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Friends of the Hunley
The Hunley rests in a tank of cold water to keep it from deteriorating.

History, archaeology, genealogy, romance and courage are all part of the lore of the Civil War submarine, H.L. Hunley, as recounted last week in the Salt Lake Main Library.

The raising of the sunken Confederate sub from waters off Charleston, S.C., and its excavation are one of greatest archaeological feats in many years.

The hand-cranked Hunley was the world's first successful attack submarine, sinking a Union blockading ship, the USS Housatonic, on the night of Feb. 17, 1864. Although the Hunley signaled that it had carried out the attack, it never returned to Charleston.

Its location was a mystery until it was discovered in 1995 near the remains of the Housatonic, by a team of divers led by author Clive Cussler. After years of study, it was raised and returned to Charleston, where it is has been fully excavated. It and the many artifacts are undergoing conservation.

All eight crewmen were buried in a Charleston cemetery with military honors earlier this year. But researchers are still working to learn why it sank.

Robert Neyland, director of the Charleston, S.C.-based Hunley Project, brought the story of the submarine's recovery and excavation to Salt Lake City with a lecture in the Main Library, 210 E. 400 South.

The talk was hosted by the Utah Museum of Natural History, which scheduled several nautical archaeology lectures in conjunction with its sponsorship of the Titanic exhibit in the ZCMI Center. The last lecture in the series is slated for Dec. 7, when the topic will be the recovery of a fishing boat from the Sea of Galilee that dates from the time of Christ.

Almost a dozen Civil War re-enactors were on hand for the Hunley lecture, representing soldiers from both sides and women participants in the war.

The Hunley had sunk twice before during trial runs, killing some of one crew and all of the second. The third crew also died, vanishing without a trace — until the sub's recent discovery.

Asked to comment on the crew, Neyland said, "I think they were incredibly brave, to go out in the submarine after two other crews had died."

Conditions inside the small vessel must have been uncomfortable, he added. it was "a tight, claustrophobic submarine. It was probably very clammy, with moisture condensing, coming out of their breaths and running and dripping down the side of the sub. Not to mention the movement of the submarine."

The Hunley was a secret weapon, Neyland said, so many of the details of its construction were lost when the Confederate secret service archives were burned at the end of the Civil War. Until the ship was raised, nobody realized it had such sophisticated engineering and a sleek, knife-bow design.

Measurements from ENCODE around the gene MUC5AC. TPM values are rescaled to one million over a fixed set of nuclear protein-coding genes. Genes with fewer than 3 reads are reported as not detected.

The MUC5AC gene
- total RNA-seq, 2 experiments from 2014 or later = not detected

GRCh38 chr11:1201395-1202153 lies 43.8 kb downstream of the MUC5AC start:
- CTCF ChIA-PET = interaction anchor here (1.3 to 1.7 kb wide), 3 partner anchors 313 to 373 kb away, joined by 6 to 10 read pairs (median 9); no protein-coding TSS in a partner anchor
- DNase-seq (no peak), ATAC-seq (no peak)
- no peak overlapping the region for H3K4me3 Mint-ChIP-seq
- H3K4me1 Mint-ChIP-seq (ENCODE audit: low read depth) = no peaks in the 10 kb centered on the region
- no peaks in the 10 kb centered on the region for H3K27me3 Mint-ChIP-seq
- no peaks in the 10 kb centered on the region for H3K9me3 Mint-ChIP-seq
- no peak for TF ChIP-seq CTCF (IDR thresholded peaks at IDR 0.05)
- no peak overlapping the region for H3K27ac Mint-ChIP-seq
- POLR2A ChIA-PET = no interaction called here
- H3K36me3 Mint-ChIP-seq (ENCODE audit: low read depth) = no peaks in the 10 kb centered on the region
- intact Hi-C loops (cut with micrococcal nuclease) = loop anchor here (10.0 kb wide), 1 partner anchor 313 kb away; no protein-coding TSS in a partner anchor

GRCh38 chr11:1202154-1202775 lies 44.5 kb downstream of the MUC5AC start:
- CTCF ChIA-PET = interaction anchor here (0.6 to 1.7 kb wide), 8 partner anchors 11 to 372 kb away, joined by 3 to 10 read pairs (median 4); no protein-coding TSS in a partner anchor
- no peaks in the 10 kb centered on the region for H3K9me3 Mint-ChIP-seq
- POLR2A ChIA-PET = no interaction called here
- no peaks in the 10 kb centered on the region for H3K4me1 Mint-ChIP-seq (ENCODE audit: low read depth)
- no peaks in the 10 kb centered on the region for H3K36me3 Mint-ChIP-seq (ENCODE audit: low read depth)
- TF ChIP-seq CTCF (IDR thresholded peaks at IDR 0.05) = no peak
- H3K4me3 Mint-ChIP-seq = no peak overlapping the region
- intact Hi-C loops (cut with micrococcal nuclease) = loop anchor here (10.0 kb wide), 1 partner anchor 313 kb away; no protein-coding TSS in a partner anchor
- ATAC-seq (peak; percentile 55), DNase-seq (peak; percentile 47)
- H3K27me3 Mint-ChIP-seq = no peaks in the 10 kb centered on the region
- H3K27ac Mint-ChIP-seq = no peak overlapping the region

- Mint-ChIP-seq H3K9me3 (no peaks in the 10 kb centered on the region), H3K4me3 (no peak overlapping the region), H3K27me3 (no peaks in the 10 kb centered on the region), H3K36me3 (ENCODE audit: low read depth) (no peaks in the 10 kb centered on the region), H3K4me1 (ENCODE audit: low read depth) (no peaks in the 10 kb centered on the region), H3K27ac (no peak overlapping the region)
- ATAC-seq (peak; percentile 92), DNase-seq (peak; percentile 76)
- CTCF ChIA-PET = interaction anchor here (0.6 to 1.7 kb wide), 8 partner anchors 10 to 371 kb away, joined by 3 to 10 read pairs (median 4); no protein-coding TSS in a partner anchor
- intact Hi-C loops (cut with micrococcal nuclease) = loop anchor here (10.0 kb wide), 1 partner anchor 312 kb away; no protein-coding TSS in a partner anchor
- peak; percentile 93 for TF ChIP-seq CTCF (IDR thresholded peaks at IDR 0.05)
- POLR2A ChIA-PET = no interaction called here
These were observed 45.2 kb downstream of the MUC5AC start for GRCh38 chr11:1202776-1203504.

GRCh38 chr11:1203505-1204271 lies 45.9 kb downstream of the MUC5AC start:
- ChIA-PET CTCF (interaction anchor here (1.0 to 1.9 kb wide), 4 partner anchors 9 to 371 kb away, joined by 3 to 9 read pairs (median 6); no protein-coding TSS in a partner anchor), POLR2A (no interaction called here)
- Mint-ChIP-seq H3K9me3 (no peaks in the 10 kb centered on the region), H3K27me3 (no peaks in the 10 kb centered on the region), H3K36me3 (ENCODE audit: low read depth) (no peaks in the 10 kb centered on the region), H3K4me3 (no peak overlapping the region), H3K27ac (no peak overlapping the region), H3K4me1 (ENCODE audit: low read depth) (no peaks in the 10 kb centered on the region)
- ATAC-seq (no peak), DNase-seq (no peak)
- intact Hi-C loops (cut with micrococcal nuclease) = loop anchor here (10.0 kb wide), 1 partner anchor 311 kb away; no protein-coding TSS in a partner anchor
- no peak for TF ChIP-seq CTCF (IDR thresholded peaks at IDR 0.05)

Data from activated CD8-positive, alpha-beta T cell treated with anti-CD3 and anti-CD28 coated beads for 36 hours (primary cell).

Painstaking removal of silt that had accumulated inside exposed the plank that the men sat on, running along the port side of the ship.

The skeleton of Lt. George E. Dixon, the commander, was found beneath the forward conning tower, where he had controlled the ship's movements. Other men's bones were beneath the bench. One man had carved the bench so there was more room for the hand crank to turn without slamming his knuckles on the wood as they worked.

"It still remains a mystery why the sub was lost," Neyland said.

Earlier theories were that a shot fired from the Housatonic as the Hunley attacked had blown out a porthole, with the bullet hitting Dixon in the head and the hole in the conning tower allowing water to flood in. But that has been discounted, and scientists now believe the hole may have happened later, perhaps decades after the Civil War, maybe when an anchor smashed into the wreck.

The bones showed no sign of panic among the crew, he said. They were not piled on top of each other trying to open the conning tower — they were basically at their stations.

"These were all very hardened men," he said. They were able to control feelings of panic.

The most amazing artifact was a dented coin. In the years before the Hunley was discovered, descendants of a woman named Queenie Bennett passed down the story that she had given a $20 gold piece to Dixon when he left for the war.

During the Battle of Shiloh, a Yankee bullet smashed into his leg and would have severed an artery and killed him, except that it had hit the gold piece in his pocket, the story went.

When Dixon's remains were excavated, archaeologist Maria Jacobsen found the gold coin. It was dented where the bullet had hit it and traces of lead remained on it. On one side this was engraved: "Shiloh. April 6, 1862. My Life Preserver. G.E.D."

Besides old injuries that had healed and Dixon's wounded thigh bone, no injuries were found among the skeletons. That showed the theory about a bullet striking Dixon through the porthole was false.

Another mystery concerned a Union dog tag that one of the Hunley's crewmen wore. Genealogists were able to find the grave of a relative of the man thought to be on the Confederate submarine. The woman's body was exhumed, DNA was taken, and scientists matched the crewman's DNA with that of his relative.

That showed the Union soldier whose name was on the dog tag was not among the Hunley's crew. The crewman probably picked the dog tag up from a nearby battlefield as a souvenir.

The Hunley's compass, signal lantern, crewmen's canteens, a pencil stub, a candle, 16 shoes, Dixon's gold watch (stopped at the time of the attack on the Housatonic), bits of clothing fabric, buttons, all were excavated inside the sub.

Archaeologists also recovered a diamond-encrusted woman's ring, found with Dixon's remains. Without much doubt, 140 years ago it was intended for the finger of Dixon's beloved Queenie Bennett.

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